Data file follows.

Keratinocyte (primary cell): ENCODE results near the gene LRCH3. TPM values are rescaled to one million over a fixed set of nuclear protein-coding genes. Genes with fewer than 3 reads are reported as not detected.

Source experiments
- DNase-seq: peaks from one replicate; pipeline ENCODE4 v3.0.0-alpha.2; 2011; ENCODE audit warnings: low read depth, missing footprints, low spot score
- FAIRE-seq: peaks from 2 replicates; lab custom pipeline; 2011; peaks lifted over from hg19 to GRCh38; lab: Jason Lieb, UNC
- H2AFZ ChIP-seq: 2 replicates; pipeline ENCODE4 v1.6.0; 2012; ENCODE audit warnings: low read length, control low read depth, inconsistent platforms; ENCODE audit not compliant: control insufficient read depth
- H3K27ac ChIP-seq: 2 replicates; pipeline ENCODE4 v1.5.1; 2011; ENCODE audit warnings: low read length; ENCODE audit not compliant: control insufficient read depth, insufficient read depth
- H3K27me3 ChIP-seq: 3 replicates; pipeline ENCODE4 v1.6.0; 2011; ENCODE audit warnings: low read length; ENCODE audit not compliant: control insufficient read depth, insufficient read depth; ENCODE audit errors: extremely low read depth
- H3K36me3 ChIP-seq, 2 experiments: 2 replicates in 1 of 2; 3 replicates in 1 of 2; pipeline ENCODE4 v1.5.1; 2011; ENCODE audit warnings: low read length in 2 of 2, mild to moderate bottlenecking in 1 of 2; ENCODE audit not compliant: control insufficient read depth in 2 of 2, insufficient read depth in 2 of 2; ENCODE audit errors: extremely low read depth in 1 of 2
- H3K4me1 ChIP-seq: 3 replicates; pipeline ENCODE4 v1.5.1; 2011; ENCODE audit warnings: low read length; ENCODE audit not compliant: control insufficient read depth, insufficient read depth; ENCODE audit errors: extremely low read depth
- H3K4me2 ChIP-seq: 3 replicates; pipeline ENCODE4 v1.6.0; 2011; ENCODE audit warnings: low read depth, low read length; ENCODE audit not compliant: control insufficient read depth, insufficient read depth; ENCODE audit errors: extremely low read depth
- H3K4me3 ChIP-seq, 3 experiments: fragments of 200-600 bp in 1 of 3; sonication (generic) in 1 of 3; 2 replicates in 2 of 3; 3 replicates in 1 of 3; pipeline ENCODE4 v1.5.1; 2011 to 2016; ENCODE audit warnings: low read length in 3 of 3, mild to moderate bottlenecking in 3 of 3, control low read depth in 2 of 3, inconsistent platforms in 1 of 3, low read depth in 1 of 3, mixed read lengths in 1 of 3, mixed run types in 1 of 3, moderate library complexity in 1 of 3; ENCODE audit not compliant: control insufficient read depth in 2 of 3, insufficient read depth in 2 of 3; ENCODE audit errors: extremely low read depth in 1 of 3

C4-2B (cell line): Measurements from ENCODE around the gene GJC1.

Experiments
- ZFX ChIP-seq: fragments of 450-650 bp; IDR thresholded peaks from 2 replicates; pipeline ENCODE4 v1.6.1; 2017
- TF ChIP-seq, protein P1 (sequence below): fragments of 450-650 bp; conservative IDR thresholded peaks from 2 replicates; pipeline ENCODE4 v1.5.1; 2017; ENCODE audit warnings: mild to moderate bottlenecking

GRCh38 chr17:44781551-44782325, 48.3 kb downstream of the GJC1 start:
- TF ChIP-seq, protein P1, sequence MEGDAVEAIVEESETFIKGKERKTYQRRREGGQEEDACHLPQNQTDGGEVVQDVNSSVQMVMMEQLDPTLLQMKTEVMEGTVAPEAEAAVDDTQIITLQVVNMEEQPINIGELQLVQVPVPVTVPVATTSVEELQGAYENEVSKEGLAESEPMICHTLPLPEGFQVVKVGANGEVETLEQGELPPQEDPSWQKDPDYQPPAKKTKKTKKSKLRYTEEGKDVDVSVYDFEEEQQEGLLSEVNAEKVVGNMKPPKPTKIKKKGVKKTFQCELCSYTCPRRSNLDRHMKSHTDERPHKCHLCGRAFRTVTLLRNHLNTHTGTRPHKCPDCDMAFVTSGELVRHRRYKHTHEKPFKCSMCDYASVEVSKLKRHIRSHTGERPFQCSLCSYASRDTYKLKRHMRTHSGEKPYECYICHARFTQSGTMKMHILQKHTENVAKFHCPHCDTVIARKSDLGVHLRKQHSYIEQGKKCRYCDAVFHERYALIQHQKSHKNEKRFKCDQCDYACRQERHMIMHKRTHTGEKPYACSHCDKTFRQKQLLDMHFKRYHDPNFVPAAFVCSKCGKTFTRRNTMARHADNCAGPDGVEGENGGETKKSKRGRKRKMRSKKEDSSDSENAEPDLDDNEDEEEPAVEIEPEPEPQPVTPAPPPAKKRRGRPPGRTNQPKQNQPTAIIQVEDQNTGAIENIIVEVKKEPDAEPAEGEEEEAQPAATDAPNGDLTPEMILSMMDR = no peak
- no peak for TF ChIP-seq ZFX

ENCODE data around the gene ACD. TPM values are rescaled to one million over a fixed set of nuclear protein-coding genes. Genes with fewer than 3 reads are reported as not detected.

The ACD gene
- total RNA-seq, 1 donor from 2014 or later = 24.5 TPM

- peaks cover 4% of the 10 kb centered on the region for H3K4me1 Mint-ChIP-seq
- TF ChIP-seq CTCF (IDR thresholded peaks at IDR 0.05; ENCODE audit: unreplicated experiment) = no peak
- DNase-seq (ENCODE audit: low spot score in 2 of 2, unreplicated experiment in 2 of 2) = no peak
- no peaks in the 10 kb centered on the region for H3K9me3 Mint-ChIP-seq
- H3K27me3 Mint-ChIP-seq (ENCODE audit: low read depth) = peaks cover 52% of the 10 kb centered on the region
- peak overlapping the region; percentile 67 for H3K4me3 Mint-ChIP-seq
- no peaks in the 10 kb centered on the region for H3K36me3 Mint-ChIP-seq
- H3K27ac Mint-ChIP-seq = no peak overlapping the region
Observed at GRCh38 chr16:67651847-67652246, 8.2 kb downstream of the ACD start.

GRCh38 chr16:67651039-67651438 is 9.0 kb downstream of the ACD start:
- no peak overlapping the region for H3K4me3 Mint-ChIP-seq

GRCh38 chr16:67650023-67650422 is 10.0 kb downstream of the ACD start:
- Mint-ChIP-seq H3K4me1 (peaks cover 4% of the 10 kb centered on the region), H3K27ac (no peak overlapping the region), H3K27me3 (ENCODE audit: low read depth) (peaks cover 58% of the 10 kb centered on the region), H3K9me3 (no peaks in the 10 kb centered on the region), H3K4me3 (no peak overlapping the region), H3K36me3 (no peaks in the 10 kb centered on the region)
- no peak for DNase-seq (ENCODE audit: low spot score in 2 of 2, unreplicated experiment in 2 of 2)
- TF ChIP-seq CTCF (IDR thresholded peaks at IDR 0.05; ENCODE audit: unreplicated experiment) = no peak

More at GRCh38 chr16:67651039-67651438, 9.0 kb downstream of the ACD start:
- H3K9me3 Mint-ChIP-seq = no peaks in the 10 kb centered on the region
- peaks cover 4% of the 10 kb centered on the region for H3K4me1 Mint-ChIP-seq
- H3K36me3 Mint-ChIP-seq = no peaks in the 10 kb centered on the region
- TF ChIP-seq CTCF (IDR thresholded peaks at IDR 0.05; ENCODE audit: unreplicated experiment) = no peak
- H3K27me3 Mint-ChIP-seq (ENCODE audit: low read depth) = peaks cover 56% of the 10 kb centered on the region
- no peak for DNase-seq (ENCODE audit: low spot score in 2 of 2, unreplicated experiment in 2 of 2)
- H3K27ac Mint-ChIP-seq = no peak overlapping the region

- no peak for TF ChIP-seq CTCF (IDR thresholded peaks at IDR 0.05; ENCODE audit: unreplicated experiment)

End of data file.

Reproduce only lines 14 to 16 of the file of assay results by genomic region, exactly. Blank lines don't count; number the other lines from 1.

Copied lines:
- ZFX ChIP-seq: fragments of 450-650 bp; IDR thresholded peaks from 2 replicates; pipeline ENCODE4 v1.6.1; 2017
- TF ChIP-seq, protein P1 (sequence below): fragments of 450-650 bp; conservative IDR thresholded peaks from 2 replicates; pipeline ENCODE4 v1.5.1; 2017; ENCODE audit warnings: mild to moderate bottlenecking

GRCh38 chr17:44781551-44782325, 48.3 kb downstream of the GJC1 start: